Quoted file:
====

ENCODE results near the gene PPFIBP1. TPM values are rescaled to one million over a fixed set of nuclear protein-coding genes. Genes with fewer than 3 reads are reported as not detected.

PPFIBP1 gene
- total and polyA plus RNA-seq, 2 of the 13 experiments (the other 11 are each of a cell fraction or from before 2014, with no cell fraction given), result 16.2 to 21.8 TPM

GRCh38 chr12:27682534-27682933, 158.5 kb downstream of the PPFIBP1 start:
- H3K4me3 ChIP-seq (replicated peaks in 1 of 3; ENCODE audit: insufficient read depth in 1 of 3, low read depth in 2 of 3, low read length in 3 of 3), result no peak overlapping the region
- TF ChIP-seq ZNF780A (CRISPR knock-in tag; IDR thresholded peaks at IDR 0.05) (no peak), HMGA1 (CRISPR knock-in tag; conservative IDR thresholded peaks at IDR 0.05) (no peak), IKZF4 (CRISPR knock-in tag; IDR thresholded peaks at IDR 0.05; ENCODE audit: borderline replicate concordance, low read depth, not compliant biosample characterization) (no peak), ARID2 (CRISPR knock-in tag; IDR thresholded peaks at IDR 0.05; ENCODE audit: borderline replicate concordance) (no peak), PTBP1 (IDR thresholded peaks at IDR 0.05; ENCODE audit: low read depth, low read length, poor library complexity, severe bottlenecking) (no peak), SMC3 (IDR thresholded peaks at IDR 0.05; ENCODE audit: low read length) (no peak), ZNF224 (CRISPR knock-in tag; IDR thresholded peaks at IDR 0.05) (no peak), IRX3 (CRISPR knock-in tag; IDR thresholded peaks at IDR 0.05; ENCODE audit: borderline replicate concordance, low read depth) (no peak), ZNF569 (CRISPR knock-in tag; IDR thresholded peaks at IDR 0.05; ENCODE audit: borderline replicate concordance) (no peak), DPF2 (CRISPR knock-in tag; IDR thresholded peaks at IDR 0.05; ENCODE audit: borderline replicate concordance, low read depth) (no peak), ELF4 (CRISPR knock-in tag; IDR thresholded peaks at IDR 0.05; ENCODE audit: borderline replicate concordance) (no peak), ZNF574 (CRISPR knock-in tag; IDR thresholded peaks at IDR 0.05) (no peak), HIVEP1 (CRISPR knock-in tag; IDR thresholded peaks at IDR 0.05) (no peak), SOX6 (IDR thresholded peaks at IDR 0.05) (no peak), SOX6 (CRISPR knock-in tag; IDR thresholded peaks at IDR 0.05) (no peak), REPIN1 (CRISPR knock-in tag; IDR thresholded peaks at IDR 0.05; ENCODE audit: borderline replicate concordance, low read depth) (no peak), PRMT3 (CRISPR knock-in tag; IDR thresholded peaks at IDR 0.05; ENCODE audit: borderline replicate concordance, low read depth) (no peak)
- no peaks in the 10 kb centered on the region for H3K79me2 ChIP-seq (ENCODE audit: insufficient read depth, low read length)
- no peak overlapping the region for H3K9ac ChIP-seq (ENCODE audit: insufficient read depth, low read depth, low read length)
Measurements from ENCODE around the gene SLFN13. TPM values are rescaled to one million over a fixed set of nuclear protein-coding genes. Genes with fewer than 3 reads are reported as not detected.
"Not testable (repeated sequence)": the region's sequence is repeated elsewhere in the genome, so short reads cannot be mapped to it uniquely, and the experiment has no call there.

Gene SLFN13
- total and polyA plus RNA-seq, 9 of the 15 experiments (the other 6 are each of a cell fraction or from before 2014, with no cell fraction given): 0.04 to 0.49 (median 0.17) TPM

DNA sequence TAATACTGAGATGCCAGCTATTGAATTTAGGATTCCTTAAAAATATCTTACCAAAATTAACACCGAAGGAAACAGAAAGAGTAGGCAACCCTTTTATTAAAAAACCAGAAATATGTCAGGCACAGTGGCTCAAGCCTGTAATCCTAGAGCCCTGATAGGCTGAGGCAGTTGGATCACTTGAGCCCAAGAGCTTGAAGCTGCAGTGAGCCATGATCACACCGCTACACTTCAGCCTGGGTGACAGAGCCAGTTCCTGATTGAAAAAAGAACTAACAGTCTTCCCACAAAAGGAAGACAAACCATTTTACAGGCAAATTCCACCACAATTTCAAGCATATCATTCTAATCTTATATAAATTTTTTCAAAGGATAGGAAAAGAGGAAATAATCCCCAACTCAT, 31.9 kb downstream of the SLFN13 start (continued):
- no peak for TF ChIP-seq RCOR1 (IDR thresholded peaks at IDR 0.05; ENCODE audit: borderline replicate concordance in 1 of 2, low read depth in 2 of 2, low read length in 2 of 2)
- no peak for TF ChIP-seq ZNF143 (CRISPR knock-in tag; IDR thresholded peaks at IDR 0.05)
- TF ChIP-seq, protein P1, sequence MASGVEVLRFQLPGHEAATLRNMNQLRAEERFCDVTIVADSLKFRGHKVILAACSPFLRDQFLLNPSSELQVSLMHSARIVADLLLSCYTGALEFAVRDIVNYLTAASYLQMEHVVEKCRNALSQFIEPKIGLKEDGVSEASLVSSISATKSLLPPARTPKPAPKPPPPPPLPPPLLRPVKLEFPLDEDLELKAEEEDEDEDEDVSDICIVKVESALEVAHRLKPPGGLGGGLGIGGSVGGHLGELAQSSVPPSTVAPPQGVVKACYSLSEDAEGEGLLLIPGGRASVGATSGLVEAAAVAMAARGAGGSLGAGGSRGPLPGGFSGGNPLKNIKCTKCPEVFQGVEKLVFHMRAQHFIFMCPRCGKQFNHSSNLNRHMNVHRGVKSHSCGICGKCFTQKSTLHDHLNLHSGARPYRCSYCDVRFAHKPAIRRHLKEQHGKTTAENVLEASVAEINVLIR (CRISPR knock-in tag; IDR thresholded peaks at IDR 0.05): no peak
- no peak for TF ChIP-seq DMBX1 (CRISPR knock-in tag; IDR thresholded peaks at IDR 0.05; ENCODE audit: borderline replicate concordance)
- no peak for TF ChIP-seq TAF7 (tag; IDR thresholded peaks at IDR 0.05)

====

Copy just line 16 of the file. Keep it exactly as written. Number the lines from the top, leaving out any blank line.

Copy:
- TF ChIP-seq, protein P1, sequence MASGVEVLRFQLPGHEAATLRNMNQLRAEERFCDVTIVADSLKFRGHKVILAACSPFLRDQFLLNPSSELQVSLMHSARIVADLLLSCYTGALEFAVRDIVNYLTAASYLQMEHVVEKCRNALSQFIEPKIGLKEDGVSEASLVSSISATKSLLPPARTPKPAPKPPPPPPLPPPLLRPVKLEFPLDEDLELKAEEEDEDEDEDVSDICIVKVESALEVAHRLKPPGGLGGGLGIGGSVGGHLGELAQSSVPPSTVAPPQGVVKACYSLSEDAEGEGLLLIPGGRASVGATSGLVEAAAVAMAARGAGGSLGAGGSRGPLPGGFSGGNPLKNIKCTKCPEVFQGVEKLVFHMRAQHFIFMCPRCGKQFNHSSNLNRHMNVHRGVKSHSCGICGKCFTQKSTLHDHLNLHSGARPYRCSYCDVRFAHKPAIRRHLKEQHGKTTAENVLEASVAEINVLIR (CRISPR knock-in tag; IDR thresholded peaks at IDR 0.05): no peak